Outcry after Chatsworth forced to drop novice sections again: British Eventing responds

  • The interim chief executive of British Eventing (BE) said it is possible the fixtures and balloting process could need review after Chatsworth had to drop its novice sections due to large entries across the popular fixture’s classes.

    Having followed the BE balloting procedure, in which the international and higher-level classes are the priority, organisers of Chatsworth International Horse Trials (10 to 12 May) were unable to run the novice sections.

    Chatsworth asked BE for permission to run an extra day of cross-country to accommodate the novice entries, but was refused.

    In a statement, BE said it was “very disappointed” the class would not be running, adding that the decision was “not taken lightly”, and that an important factor behind it was the impact an extra day would have on the “viability of other fixtures in the calendar”.

    Chatsworth event director Patricia Clifton told H&H this is the third year the novice sections have been dropped.

    “Last year a lot of events had been cancelled so we got more entries; we didn’t think it would be the same this year,” she said.

    “We applied for an extra cross-country day at the end of last year so we didn’t have to ballot as many people and it was turned down, but we were told if we had enough entries, we could bring it up again after ballot date.

    “That was last Tuesday [16 April] and while it would have been inconvenient to organise an extra day as the event’s only a couple of weeks away, we’d have been happy to do it.”

    Mrs Clifton said that had the event run 15-hour days, it might have been possible to run “half a novice section”.

    “But then who would you ballot out?” she asked. “People really want to come to Chatsworth; it’s their dream, and it doesn’t mean we’re taking entries from an event next weekend that’s miles away.

    “It doesn’t seem logical to say we could have run the novice sections on Saturday without affecting the other events, but that an extra day would affect them.

    “I think if people want to enter Chatsworth, they enter it, and if they want to enter X event, they enter that; they should be able to go where they want to go, if organisers can cater for it.”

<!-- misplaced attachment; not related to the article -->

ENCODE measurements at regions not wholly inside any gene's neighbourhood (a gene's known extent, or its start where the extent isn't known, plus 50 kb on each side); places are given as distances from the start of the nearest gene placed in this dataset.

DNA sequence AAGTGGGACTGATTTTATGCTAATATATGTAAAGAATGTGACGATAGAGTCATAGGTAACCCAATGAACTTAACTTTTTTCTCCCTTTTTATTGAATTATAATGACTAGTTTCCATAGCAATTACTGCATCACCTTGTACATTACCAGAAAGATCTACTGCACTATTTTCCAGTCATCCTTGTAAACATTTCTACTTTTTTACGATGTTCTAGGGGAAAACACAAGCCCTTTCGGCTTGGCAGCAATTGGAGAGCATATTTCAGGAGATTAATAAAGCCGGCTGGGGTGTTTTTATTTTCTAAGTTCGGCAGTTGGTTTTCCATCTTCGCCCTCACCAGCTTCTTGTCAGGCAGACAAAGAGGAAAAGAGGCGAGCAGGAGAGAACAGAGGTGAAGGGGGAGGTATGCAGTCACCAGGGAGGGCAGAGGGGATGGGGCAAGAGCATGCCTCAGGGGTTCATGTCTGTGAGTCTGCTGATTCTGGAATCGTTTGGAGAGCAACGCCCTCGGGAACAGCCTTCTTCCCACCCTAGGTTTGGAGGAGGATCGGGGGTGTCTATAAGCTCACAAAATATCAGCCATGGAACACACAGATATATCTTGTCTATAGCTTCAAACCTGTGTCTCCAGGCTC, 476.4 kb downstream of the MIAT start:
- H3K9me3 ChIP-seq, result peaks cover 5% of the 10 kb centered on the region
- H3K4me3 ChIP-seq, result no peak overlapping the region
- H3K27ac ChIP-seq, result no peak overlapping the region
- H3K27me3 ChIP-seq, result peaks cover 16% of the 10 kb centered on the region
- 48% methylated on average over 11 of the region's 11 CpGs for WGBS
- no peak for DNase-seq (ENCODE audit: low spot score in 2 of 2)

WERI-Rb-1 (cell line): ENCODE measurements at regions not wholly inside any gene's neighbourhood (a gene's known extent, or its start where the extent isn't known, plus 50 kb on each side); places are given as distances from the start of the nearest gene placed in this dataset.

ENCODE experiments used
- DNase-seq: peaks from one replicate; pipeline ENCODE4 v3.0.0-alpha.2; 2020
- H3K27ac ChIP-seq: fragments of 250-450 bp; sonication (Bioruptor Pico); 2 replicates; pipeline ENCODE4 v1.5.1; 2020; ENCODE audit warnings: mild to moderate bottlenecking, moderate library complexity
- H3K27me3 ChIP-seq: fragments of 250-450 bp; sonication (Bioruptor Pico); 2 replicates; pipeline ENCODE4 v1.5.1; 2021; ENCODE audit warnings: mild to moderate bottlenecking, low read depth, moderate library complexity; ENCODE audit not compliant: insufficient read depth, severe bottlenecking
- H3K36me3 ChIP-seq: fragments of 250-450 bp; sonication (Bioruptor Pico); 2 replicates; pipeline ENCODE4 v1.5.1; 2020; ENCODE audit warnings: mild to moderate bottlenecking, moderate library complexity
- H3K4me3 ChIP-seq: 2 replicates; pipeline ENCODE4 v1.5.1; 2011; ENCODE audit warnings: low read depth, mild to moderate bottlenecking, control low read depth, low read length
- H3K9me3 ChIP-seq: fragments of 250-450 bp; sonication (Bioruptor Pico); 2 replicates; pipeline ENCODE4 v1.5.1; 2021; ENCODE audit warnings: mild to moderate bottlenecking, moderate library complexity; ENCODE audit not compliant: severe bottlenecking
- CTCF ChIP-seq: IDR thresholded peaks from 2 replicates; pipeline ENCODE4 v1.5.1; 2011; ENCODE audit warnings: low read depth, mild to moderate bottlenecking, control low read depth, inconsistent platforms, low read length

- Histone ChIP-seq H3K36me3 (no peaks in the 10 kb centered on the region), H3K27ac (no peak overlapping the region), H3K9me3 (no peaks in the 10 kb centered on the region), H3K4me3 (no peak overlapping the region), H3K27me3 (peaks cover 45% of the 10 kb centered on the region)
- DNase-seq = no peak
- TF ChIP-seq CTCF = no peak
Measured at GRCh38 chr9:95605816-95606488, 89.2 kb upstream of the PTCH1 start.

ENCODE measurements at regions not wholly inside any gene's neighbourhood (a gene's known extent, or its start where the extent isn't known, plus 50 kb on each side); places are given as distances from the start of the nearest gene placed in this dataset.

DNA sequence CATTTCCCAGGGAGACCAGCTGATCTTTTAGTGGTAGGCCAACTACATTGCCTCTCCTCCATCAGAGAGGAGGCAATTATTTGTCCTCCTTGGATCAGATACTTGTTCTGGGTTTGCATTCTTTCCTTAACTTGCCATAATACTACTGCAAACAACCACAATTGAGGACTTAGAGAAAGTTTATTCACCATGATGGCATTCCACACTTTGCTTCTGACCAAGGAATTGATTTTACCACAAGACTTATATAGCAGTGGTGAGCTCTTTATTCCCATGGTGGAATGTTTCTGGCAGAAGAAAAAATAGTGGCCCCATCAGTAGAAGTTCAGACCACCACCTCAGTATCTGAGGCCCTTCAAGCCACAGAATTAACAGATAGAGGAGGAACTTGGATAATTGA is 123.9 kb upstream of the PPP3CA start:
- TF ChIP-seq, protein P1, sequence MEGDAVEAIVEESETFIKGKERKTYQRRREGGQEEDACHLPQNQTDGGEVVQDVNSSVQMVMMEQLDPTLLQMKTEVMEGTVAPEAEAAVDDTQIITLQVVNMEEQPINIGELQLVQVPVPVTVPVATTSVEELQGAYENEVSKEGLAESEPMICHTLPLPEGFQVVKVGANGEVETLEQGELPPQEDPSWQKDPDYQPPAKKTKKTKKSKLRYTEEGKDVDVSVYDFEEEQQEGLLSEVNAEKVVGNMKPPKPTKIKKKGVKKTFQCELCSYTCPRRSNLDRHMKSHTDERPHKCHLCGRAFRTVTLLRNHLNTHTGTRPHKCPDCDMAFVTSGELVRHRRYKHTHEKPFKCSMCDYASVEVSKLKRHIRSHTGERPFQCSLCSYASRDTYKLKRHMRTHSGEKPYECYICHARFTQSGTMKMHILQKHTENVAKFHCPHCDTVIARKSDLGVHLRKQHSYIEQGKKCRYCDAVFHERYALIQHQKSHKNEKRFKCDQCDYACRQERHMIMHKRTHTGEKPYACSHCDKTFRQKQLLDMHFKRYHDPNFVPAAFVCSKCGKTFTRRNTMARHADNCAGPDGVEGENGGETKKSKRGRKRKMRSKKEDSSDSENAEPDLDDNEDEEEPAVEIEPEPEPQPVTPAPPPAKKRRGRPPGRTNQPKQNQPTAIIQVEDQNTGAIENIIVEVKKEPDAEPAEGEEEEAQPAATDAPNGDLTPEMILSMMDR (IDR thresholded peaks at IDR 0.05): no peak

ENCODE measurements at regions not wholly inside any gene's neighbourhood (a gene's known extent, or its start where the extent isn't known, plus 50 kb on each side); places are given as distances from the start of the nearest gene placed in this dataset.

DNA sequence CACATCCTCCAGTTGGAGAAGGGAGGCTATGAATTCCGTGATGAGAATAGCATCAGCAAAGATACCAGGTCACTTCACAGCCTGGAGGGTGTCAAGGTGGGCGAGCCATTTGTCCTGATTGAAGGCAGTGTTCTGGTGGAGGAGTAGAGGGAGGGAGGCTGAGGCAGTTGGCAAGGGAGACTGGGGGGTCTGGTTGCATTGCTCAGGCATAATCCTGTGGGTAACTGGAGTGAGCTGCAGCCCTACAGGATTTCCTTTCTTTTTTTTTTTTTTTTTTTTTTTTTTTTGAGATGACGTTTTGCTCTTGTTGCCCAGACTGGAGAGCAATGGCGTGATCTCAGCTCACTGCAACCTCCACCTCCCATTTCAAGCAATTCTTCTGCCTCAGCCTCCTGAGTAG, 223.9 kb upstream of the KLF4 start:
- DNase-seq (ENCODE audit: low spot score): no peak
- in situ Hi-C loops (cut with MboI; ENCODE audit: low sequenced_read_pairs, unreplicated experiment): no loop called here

BE released a statement explaining its reasons for denying the extra date.

    Interim CEO Jude Matthews told H&H she sympathises with riders and Chatsworth’s organisers, but that the processes for deciding whether extra days are viable has been developed for a reason.

    “It is essential to balance the needs of organisers and riders and BE has the responsibility to maintain this balance,” she added.

    “I have asked the fixtures team to see if there is a way in which this particular set of circumstances could be incorporated into the fixtures protocol,” she said. “It works for some but – and there’s no doubt from the social media outcry – it doesn’t for others. But the process has been developed to help all events be viable and ensure competitors have the right level of opportunity to compete.

    “But equally, if there’s demand for extra days of competition, BE needs to be sure it can deal with such circumstances and that the right outcome is achieved.”

    Continued below…

    Ms Matthews said that without the BE-managed calendar, which is supported by organisers, fixtures would become a “free-for-all”, with popular, central venues doing well and others becoming unviable to run.

    “Such a situation would have a devastating impact on so many of our members,” she said.

    “I can see it from both points of view,” she added. “If you enter Chatsworth, that’s where you want to run, and if you’re an organiser and there’s demand for a class you want to run, I understand frustration when you are unable to do so. But BE has an overall responsibility to the whole sport, and all organisers are fully aware of the process when they sign their agreements with BE.”

    Ms Matthews added that it would be wrong of BE to “bow to social media pressure”.

    “Chatsworth is an iconic venue, but we have responsibility to balance the needs of all organisers and members,” she said. “It may be that the time is right to change, but should change be required we will need to involve all stakeholders and ensure we are really open and transparent in what we’re doing.”

    Read Ros Canter’s thoughts on every fence on the Badminton course in today’s Horse & Hound magazine (dated 25 April). Full Badminton form guide in next week’s issue (dated 2 May).

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